1. Nursery Planting
Nurseries are places where seeds are grown in young plants, which are later planted out. Nursery plants are often sold directly to consumers and landscape owners, but they are also the beginning of a food journey for some crops. There is a growing need for nursery automation. Companies like Hetero Agrotechnics and Harvest Automation (as we introduced in a previous post) provide automation solutions for seeds, putty and warehouse plants in greenhouses.
2. Crop Seeding
Many food plants start life as seeds in the field. The traditional way of sowing seeds is to disperse them using a “broadcast spreader” attached to the tractor. This throws many seeds around the field while the tractor moves at a steady pace. This is not a very effective way of planting because it can lead to loss of seeds. Map has been created that shows the characteristics of the soil (quality, density, etc.) at each turn of the field. The robotic sowing tractor, then places the seeds in the same location and depth so that everyone has the best chance of growing. There are lots of such robots for you just visit and select: robots net
3. Crop Analysis
Monitoring very large crop fields is a big task. New sensors and geo-mapping technologies are allowing farmers to obtain far more data about their crops than in the past. Ground robots and drones provide a way to automatically collect this data. Drone companies like Precision Hawk offer joint packages to farmers that include robotic hardware and analysis software. The farmer can then move the drone to the field, launch the software via a tablet or smartphone, and view the collected crop data in real time. Ground-based robots, such as Bonnie Robb, also provide detailed monitoring as they are capable of approaching crops. It can also be used for other tasks such as herbs and fertilizers.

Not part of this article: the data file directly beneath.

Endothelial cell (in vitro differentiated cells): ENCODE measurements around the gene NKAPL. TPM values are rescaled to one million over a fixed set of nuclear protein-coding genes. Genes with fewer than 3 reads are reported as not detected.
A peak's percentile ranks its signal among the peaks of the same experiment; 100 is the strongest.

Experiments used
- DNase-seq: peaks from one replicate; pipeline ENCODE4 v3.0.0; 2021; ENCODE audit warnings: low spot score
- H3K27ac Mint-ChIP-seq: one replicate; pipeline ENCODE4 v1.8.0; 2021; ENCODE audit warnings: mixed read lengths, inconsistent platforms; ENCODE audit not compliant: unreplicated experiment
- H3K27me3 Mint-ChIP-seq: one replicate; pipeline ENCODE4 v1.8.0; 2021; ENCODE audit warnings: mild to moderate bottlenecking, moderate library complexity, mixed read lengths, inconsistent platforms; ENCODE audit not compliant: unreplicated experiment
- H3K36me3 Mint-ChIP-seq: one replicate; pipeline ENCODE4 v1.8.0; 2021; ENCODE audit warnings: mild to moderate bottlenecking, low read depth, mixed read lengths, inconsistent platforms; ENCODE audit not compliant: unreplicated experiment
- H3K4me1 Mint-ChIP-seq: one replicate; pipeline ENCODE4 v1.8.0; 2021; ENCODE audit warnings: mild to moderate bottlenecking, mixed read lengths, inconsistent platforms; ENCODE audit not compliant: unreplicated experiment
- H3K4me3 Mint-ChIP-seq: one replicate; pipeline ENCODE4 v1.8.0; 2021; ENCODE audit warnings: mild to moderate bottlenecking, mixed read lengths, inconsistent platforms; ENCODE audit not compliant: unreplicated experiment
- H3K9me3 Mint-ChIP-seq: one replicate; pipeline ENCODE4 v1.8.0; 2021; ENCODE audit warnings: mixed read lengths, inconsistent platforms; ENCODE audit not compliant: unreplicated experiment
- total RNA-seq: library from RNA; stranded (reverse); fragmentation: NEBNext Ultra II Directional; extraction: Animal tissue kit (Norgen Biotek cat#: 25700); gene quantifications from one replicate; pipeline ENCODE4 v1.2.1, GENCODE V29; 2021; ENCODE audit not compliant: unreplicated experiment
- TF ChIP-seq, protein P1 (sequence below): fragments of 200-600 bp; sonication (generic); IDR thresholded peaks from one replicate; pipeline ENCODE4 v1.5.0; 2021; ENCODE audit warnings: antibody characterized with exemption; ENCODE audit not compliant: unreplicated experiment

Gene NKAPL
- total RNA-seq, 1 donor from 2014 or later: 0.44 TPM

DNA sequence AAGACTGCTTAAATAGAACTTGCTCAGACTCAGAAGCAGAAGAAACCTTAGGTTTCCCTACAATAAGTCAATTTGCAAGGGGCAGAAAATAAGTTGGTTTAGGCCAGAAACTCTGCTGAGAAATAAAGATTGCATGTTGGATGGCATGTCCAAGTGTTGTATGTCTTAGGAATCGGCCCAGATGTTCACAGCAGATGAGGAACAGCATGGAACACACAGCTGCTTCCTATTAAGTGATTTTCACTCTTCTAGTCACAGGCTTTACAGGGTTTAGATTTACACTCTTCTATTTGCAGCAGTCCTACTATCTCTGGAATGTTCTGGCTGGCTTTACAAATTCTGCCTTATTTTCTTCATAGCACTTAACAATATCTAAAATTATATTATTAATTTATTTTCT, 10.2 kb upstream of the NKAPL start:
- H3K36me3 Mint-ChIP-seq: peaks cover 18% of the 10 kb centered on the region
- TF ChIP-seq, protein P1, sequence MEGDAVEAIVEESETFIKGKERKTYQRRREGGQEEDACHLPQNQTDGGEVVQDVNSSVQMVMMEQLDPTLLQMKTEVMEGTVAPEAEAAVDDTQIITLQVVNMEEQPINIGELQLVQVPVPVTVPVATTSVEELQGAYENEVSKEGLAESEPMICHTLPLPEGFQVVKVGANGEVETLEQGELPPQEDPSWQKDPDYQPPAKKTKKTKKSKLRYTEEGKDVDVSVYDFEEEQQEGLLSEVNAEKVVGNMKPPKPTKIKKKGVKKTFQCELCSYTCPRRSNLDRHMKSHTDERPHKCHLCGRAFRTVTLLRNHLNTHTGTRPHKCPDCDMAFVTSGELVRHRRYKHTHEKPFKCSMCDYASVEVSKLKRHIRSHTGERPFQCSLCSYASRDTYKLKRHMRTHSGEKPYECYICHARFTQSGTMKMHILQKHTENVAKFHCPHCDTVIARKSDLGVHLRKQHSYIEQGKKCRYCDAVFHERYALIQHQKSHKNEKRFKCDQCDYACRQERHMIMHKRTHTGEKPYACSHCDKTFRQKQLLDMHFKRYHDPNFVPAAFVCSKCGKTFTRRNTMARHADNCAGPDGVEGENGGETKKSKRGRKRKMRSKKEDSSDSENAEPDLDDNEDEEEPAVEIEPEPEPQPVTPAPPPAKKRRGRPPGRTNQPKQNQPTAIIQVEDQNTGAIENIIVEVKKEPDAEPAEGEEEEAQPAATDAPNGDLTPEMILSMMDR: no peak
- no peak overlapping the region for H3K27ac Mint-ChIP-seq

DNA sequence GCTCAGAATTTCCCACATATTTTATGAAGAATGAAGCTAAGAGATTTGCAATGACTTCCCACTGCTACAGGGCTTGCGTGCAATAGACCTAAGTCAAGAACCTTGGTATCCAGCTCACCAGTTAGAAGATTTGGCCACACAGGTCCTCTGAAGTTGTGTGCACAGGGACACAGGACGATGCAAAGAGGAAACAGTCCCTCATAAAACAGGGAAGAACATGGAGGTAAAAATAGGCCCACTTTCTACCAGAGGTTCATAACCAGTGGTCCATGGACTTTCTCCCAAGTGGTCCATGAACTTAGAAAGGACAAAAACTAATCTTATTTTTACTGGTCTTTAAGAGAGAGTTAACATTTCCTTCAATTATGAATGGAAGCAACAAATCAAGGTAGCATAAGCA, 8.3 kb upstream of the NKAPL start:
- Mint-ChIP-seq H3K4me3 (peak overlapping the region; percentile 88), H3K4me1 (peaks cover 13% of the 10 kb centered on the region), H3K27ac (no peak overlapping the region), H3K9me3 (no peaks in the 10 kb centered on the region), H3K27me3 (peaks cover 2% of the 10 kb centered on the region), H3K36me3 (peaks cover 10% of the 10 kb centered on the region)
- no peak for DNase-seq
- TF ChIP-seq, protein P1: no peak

4. Crop Spraying
Spraying pesticides and grass killers on the fields is not only useless, but can also seriously harm the environment. Robots provide a much more efficient way. The concept of micro spray can significantly reduce the amount of herbs used to grow crops. Micro spraying robots use computer vision technology to detect weeds and then spray a target of herbal drugs on them. AG BOT II is a solar powered robot that uses this technology. Some weeds robots do not even need to use chemicals. For example, the robot uses computer vision to detect crooked plants as it is pushed through a tractor. Then it automatically loses the blanks to remove the root of the plants. Other weeding robots use lasers to kill weeds.
5. Autonomous Tractors
Many of the robots I mentioned are attached to a tractor. Since humans usually drive tractors, robots are designed to match the speed at which humans are moving. However, fully autonomous tractors are also gaining popularity. IDTechEx agricultural robots report that more than 300 thousand tractors with autonomous activity were sold in 2016. The tendency for the follower leader’s autonomy is also increasing, where tractors follow human-driven combination harvesters to collect grain.